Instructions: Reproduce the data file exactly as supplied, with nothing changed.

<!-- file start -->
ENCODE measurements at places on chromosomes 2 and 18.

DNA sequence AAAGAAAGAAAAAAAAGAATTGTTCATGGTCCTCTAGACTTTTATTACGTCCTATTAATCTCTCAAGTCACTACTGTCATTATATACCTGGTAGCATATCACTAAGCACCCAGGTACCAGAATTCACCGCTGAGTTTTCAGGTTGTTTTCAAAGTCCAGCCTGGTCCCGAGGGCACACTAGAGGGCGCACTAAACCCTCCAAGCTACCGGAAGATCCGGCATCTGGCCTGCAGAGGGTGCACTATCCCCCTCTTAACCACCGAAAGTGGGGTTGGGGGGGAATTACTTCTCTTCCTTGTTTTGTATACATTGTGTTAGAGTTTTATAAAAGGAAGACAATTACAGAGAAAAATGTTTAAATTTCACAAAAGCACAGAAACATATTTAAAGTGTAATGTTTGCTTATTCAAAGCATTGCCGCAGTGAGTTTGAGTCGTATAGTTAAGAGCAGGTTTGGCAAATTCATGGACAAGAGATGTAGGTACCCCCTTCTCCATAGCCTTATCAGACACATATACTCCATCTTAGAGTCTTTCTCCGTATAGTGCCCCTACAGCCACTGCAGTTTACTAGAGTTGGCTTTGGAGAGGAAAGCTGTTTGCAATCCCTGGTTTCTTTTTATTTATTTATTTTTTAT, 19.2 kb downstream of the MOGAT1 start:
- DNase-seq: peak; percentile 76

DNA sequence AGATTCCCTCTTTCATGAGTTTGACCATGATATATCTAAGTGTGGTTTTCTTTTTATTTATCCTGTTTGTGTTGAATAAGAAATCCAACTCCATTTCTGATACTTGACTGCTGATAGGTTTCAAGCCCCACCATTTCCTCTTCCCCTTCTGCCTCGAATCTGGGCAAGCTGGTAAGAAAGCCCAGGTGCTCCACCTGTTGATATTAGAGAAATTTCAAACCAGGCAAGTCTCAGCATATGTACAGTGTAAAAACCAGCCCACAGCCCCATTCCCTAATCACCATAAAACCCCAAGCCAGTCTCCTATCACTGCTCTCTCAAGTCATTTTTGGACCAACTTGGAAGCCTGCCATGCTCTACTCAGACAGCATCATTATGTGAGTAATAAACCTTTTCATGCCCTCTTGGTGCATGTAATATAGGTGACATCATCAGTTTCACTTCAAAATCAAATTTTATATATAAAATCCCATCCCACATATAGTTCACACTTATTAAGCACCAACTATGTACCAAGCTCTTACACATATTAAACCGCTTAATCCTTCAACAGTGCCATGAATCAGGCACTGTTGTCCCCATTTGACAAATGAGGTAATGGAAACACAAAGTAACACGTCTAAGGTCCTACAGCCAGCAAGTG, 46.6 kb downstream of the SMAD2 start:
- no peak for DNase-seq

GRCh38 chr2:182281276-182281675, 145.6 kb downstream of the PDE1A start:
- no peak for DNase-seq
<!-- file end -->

ENCODE measurements at places on chromosomes 2 and 18.

DNA sequence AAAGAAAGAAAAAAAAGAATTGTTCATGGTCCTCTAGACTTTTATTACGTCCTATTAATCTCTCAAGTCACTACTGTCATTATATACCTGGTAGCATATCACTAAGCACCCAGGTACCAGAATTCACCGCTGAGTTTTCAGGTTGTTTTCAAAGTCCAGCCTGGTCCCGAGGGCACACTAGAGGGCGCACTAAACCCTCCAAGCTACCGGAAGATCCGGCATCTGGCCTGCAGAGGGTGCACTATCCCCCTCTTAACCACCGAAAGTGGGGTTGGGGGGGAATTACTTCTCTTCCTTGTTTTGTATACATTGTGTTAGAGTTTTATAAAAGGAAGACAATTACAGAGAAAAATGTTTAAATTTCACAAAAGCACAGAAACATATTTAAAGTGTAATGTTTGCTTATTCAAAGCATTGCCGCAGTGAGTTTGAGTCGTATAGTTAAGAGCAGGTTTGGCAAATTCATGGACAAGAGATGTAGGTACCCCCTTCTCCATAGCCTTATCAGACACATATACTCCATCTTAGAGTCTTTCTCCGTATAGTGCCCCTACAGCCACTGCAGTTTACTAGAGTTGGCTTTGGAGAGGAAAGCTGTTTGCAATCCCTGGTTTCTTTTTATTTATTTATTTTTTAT, 19.2 kb downstream of the MOGAT1 start:
- DNase-seq: peak; percentile 76

DNA sequence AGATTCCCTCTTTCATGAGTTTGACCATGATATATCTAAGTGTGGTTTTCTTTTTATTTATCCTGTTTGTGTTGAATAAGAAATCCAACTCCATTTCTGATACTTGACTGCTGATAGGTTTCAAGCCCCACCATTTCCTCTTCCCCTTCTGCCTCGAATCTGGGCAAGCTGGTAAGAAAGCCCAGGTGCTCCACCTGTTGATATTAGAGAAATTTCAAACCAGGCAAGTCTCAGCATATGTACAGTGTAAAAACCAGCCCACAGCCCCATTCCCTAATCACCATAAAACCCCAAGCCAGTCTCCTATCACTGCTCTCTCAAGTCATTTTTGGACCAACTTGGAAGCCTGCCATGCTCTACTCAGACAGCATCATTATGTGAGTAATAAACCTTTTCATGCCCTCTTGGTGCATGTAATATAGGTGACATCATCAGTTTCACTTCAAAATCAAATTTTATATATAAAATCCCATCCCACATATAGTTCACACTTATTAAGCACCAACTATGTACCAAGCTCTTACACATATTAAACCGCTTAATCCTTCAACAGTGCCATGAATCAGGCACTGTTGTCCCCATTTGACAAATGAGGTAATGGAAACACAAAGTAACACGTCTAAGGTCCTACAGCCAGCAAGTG, 46.6 kb downstream of the SMAD2 start:
- no peak for DNase-seq

GRCh38 chr2:182281276-182281675, 145.6 kb downstream of the PDE1A start:
- no peak for DNase-seq